Treasury Asks Dealers for Comment on Policy Changes, SwapsLiz Capo McCormick and Ian Katz
The U.S. Treasury Department asked bond dealers for their views on how policy and regulatory changes are affecting the government-debt market as part of its regular survey ahead of quarterly meetings and auctions.
The Treasury, in a questionnaire sent today, asked for comment on the “current drivers of supply and demand in the Treasury bill and repo markets” and “to what extend are pending policy and regulatory developments” are impacting trading. Dealers were also asked how derivative registration and new reporting requirements affect the interest-rate swap market and whether there is any notable impact on the Treasury market.
Regulatory changes that may affect the Treasury market include Basel III liquidity requirements, the prospect of adjustments being put in place to reduce risk in the U.S. money market industry, as well as the Federal Reserve’s efforts to reduce the risk associated with the tri-party repurchase agreement market. Basel’s so-called liquidity coverage ratio, or LCR, is aimed to help ensure banks have a sufficient buffer of liquidity for use in a financial crisis.
“There has been a drift lower in repo rates this year,” said Thomas Simons, a government-debt economist in New York at Jefferies & Co., one of 21 primary dealers that act as counterparties with the Fed on open market operations and bid at Treasury auctions. “We are also inching closer to a lot of the swap regulations being implemented, so they want to see how dealers expect the Treasury market to react.”
The rate to borrowing and lending Treasuries in the repurchase agreement, or repo, market fell by more than half this month as unlimited government insurance on some bank accounts expired, potentially boosting demand for government debt as an alternative, and the Fed ended short-term debt sales under what became known as Operation Twist.
The dealer survey is for Jan. 31-Feb. 1 meetings between Treasury officials and bond dealers in advance of the government’s quarterly auctions of notes and bonds. The government’s next so-called quarterly refunding announcement is scheduled for Feb. 6.
There was about $1.6 trillion in cash as of last quarter sitting in non-interest bearing transactions accounts with balances above $250,000 that in January lost temporary insurance coverage put in place in 2008. The unlimited insurance was part of the Transaction Account Guarantee program, or TAG, implemented by the Federal Deposit Insurance Corp. in 2008 and extended by the Dodd-Frank Act in 2010 as a way to shore up banks during the financial crisis.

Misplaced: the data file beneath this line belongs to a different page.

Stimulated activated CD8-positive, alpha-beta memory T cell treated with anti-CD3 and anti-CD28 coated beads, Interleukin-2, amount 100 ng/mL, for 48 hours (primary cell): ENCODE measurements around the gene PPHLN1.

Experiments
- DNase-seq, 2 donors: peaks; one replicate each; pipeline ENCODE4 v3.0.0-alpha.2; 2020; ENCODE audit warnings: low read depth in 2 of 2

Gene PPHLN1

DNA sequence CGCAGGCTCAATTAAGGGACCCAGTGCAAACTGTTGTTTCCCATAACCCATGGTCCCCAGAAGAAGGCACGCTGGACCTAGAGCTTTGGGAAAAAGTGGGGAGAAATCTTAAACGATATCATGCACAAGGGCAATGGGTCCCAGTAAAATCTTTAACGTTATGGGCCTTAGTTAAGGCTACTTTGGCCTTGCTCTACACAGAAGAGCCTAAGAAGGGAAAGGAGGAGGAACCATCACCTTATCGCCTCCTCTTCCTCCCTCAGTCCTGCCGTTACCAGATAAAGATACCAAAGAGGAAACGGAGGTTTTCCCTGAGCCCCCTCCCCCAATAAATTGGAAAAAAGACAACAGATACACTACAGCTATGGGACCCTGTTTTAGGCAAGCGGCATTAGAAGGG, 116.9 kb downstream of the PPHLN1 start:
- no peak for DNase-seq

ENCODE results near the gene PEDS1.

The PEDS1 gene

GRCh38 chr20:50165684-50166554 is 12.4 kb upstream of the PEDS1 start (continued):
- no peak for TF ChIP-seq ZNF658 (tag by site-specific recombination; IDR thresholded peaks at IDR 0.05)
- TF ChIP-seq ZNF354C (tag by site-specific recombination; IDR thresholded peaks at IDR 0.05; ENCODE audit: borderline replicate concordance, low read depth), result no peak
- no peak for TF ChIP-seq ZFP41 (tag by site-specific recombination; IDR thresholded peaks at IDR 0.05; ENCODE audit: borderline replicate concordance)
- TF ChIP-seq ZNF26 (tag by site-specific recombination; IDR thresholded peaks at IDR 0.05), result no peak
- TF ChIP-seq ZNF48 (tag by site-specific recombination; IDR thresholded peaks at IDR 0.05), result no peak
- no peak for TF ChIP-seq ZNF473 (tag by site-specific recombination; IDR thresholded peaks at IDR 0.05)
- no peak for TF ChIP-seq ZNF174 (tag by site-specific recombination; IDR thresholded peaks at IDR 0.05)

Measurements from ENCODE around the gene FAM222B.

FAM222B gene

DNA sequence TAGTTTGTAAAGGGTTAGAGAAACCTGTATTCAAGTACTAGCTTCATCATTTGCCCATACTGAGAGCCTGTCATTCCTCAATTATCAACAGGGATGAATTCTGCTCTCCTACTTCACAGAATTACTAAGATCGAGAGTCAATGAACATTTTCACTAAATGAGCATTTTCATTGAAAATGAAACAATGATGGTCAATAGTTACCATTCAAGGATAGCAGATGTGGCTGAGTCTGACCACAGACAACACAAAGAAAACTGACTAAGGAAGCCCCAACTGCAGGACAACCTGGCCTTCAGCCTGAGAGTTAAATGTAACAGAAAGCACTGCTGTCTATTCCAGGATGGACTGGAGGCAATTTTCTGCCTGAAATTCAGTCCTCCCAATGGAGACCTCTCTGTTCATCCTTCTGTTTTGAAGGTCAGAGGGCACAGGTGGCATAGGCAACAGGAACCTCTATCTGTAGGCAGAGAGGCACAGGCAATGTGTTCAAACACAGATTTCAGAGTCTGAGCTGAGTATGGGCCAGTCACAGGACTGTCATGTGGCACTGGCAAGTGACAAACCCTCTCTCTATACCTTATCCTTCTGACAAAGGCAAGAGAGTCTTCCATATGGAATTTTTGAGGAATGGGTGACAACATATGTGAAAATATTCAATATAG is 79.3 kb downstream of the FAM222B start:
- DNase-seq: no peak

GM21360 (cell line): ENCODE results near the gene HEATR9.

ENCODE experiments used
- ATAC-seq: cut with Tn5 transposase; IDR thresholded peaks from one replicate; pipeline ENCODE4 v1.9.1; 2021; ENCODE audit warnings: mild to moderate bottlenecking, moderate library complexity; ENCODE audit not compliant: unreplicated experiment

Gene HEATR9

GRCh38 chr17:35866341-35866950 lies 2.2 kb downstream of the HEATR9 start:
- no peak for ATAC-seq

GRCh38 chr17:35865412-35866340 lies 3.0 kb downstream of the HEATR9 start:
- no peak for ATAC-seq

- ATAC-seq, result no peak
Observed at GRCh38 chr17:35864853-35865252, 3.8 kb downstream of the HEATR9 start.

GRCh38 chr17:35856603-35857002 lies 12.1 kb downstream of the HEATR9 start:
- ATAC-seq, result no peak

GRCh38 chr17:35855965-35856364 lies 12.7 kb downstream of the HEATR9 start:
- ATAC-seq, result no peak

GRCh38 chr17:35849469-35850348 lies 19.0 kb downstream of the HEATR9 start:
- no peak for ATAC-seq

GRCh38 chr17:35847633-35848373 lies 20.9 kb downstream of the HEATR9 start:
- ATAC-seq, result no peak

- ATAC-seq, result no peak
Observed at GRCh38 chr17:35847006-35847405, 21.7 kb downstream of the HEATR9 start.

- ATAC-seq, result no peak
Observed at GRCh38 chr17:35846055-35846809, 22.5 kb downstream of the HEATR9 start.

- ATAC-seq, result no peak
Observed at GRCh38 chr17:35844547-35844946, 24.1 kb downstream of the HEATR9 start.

The overnight Treasury repurchase agreement rate, measured by the Depository Trust & Clearing Corp. general-collateral finance repo index, was 0.118 percent yesterday, compared to an average in the fourth-quarter of 0.25 percent and as high as 0.526 percent on Oct. 29.
Demand for government debt may rise as margin requirements on swaps required by the Dodd-Frank Act are put in place, given the need for high-quality capital, according to Bank of America Corp.
Under the 2010 Dodd-Frank changes, dealers and money managers that trade swaps will need to find cash and securities to back the trades. Under Commodity Futures Trading Commission rules, clearinghouses are required to collect initial margin, the minimum amount of cash or eligible securities investors must deposit to cover the risk of default.
Dodd-Frank requires swaps be moved to central counterparties to limit the kinds of risks that fueled panic during the 2008 credit crisis.
Unlike the fall in repo rates, those on short-term Treasury bills maturing around the time the U.S. is forecast to run out of money to pay its obligations have risen amid concern lawmakers may fail to agree to lift the debt ceiling.
The Treasury reached its statutory borrowing limit on Dec. 31 and is using “extraordinary” measures to pay for the government. It will lack sufficient funds to pay all its bills as early as Feb. 15, according to the Washington-based Bipartisan Policy Center.
The one-month Treasury bill rate rose to as high as 0.08 percent on Jan. 16, from about zero at the end of last year.
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